Re: OOP Revisited

*To*: mathgroup at smc.vnet.net*Subject*: [mg31740] Re: OOP Revisited*From*: Jens-Peer Kuska <kuska at informatik.uni-leipzig.de>*Date*: Thu, 29 Nov 2001 00:14:24 -0500 (EST)*Organization*: Universitaet Leipzig*References*: <9tvgee$fn5$1@smc.vnet.net>*Sender*: owner-wri-mathgroup at wolfram.com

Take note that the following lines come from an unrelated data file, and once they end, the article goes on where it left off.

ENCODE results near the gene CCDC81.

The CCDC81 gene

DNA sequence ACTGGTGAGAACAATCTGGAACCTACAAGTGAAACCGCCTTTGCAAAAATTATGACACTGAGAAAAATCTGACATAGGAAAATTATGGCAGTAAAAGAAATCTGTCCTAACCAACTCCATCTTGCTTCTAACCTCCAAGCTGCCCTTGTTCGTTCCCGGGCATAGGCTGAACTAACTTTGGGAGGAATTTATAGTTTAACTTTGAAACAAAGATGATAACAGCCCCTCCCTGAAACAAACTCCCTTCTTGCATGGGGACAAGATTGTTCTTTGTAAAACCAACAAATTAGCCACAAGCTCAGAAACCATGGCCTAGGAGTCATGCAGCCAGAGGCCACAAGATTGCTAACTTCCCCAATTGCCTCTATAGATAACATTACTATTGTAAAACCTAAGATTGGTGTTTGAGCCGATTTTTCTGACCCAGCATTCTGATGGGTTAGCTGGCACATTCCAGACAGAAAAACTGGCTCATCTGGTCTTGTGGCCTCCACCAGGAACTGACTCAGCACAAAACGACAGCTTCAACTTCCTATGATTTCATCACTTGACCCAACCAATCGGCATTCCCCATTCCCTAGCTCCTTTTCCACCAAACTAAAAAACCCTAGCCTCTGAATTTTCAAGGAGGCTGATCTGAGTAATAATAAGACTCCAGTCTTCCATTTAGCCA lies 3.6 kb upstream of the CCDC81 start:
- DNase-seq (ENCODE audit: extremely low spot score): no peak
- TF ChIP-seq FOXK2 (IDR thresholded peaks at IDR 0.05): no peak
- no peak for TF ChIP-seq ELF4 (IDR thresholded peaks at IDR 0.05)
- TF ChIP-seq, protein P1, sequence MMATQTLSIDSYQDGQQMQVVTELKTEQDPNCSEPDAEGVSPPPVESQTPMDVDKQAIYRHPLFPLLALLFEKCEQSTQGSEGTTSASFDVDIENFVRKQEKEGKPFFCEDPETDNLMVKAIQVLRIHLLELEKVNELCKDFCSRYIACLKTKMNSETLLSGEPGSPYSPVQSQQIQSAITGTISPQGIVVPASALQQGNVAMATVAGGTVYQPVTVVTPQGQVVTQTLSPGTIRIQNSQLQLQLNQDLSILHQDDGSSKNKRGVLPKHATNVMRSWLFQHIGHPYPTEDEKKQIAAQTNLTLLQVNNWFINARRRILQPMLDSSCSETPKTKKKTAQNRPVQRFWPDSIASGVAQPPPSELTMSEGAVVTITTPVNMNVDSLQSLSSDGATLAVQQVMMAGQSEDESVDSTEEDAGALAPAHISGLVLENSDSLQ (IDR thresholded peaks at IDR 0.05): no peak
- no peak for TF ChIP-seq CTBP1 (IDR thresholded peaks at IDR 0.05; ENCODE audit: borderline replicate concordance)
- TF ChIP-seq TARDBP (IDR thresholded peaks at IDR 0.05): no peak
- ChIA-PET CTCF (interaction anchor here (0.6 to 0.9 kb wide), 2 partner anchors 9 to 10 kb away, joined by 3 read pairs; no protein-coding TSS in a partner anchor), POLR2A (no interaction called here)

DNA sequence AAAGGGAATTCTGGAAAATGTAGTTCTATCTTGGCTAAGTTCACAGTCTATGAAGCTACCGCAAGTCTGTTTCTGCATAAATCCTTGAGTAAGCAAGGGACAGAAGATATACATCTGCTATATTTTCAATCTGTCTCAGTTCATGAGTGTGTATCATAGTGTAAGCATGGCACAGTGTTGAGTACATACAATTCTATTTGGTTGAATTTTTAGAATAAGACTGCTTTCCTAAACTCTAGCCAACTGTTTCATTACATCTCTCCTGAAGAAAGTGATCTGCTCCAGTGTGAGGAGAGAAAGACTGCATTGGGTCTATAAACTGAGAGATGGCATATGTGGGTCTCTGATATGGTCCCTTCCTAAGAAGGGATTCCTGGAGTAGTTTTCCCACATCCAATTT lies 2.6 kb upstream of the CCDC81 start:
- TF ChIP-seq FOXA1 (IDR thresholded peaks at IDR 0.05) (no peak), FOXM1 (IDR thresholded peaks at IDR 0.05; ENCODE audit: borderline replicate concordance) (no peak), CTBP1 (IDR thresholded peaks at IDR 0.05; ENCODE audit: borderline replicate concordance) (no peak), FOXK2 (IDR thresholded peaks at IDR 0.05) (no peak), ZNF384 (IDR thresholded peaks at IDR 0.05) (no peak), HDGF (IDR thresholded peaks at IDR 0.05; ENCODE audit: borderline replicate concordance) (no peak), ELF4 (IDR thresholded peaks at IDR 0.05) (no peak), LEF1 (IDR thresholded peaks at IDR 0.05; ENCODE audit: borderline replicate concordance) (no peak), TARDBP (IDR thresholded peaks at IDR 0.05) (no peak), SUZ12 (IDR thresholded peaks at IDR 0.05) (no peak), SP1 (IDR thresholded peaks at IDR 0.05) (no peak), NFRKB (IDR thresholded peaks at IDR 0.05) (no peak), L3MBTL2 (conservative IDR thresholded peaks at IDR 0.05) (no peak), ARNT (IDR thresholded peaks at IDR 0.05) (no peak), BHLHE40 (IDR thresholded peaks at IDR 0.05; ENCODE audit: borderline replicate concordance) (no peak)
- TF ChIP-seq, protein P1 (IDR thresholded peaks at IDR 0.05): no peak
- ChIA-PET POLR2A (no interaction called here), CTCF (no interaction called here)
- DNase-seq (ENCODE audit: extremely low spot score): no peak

Orestis Vantzos wrote: > > This post is (partialy) a response to several posts in the 'Creating > an object' thread. > Several people, with Jens-Peer Kuska as a prime example, claimed that > seeking to apply OOP(Object-Oriented Programming) concepts and methods > in Mathematica programming is false. > I believe that it is actualy perfectly natural to use the OOP > methodology when programming in Mathematica! Allow me to elaborate: > a) The whole concept of symbols is pure OOP. We have a persistent > entity that caries its own data AND methods. Yes, it is handy to define a print-Method for every Symbol, it is simple to define for a symbol the operator Plus. > Is that functional > programming? Not realy - the fundamental Mathematica entity (the > symbol) is NOT a function (in the funct.progr. sense). The fundamental Mathematica entity are atoms (like Symbol, Real, ...) *and* functions with head_[arguments___] > It looks much > more like an object to me, with its Downvalues, Upvalues, etc. It may > masquerade as a function, but it is much more like an object > pretending to be a function(again in the functional programming > sense). Thanks to your investigations it turns out that symbols are objects ! A symbol is *not* a function (i.e. an expression hea_[arguments___]) -- it is a atom. Expand is a Symbol Expand[] is the function. You can use 2*Expand - Expand/N + Exp[NDSolve] and 2Expand -Expand will simplifyed to Expand How 2*Expand - Expand/N + Exp[NDSolve] masquerade a function ? > b) The Mathematica language contains several features which are almost > pure OOP. CompiledFunction, InterpolatingFunction, NotebookObjects, > etc. are refered to as objects in the Mathematica Book, and they are > strongly encapsulated, in typical OOP style. So what ? Are the symbols objects or the values of the symbols ? Is the "Notebook" symbol an object or is Notebook[Cell["Exceptional nonsense","Text"]] the object ? Can you please so kind to find out what your objects are ? And if I say a=Notebook[Cell["More nonsense","Text"]]; what is the object ? The symbol "a" or it's value ? Can I cast "a", that is a Notebook[] object, into a Real by saying a=2.0 ? When the "Mathematica Book" say "object" it means a thing that is an expression but this expression has not traditional mathematical equivalent. > c) OOP is more a way to organize large pieces of code, rather than > writing code in the first place. In other words, OOP organize code without writing it ? OOP is a way to organize *data* and the access to structured data. This concept is not very usefull for a language that knows nothing about data types. > Take C++; it is obviously procedural > programming organized in classes according to the OOP spitrit. CLOS is > an OOP extension to LISP, which proves in my eyes that functional and > object-oriented programming are not incompatible. In general, OOP > works in different scales to most other programming styles; the only > pure OOP language I know of is Smalltalk, as almost every other OOP > language is a combination of OOP with functional,procedural or other > styles. > d) Packages provide strong encapsulation(the 1st fundamental OOP > concept) for Mathematica code; Oh yes, a "very strong encapsulation". One of the first things that MathGL3d does, when it starts up, is to patch the ThreeScrip` package. The PNG Import/Export does the same, it patches the "strong" encapsulation of the System`ConvertersDump`exportToBitmapConverter[] function to export images with 16 bits per channel and to save an alpha-channel. I love this "strong encapsulation" -- it does not exist at all. > I don't hear anyone complaining that > they are incompatible with functional programming! > The whole concept > of contexts (which allows organized hierarchies of symbols with > similar names- hence 'dynamic method binding'-the 2nd fundamental OOP > concept) Huuuuhhh, the next version of "what objects in Mathematica" ? Now the contexts are objects ? A function like Graphics`ContourPlot3D[] is now a method ? a method of what kind of data ? Don't tell me it is a method of Graphics` because it produce a Graphics3D[] expression. Can you explain where is the hierarchie of symbols in packages ? How does Graphics`Arrow` is related to Graphics`ArgColors`. And how can I overload the functions of Graphics`Arrow` with BeginPackage["Graphics`Arrow`LongArrow`"] EndPackage[] This does not cause Mathematica to load the package Graphics`Arrow`, none of the functions defined in Graphics`Arrow` are defined ! How do you bind a dynamic method with help of contexts. > provides a flexible environment which cannot be used > effectively by the one-liner school of programming: the relentless > nesting of functions towards a single function that solves the problem > at hand. One-liners can be little gems, I admit it, but they are not > an intelligent way to produce and maintain professional code. If you ever written a larger pice of code in LISP, the very first thing you learn is to make a huge number of small functions -- otherwise you get lost in parentheses. > Keep > them organized in classes and a different picture emerges. Functional > programming works in a smaller scale than OOP, so there really is no > conflict. > > To sum it all up, the world has moved on; OOP has been proven to be > THE way to program medium to large projects. Who has proven that ? OOP has some advantages when you are programming graphical user interfaces. > You can write your > methods in functional, procedural, or rule-based style; it doesn't > really matter, as far as OOP is concerned. Unfortunatly I can't write methods in Mathematica, because I have no data types, that declare that methods. But I can write *functions* that act on any pattern of parameters. > I strongly believe that it > is time for the Mathematica language to mature and establish itself as > a viable(and effective) solution to scientific programming needs. And what happens the last 13 years ? before you discover the objects in Mathematica ? What happens if it turns out that our objects (symbols, the values or the contexts) are no objects at all ? Will Mathematica become less powerfull ? less effective ? The well thought concept of Mathematica is it's genial pattern matching. That's why it *is* the solution for scientific programming needs since 1988 and Version 1.0. > And > the availability of effective OOP facilities, is an important step > toward that direction. OOP typical make the programms slower and *not* more effective. > Orestis Vantzos > > PS. I am currently working on a package that implements all the > afforementioned major OOP concepts (plus inheritance ofcourse), with > an eye towards seamless integration with the functional style and > effectiveness both in speed and memory usage. I do intend to back my > opinions, as expressed here, with code. Regards Jens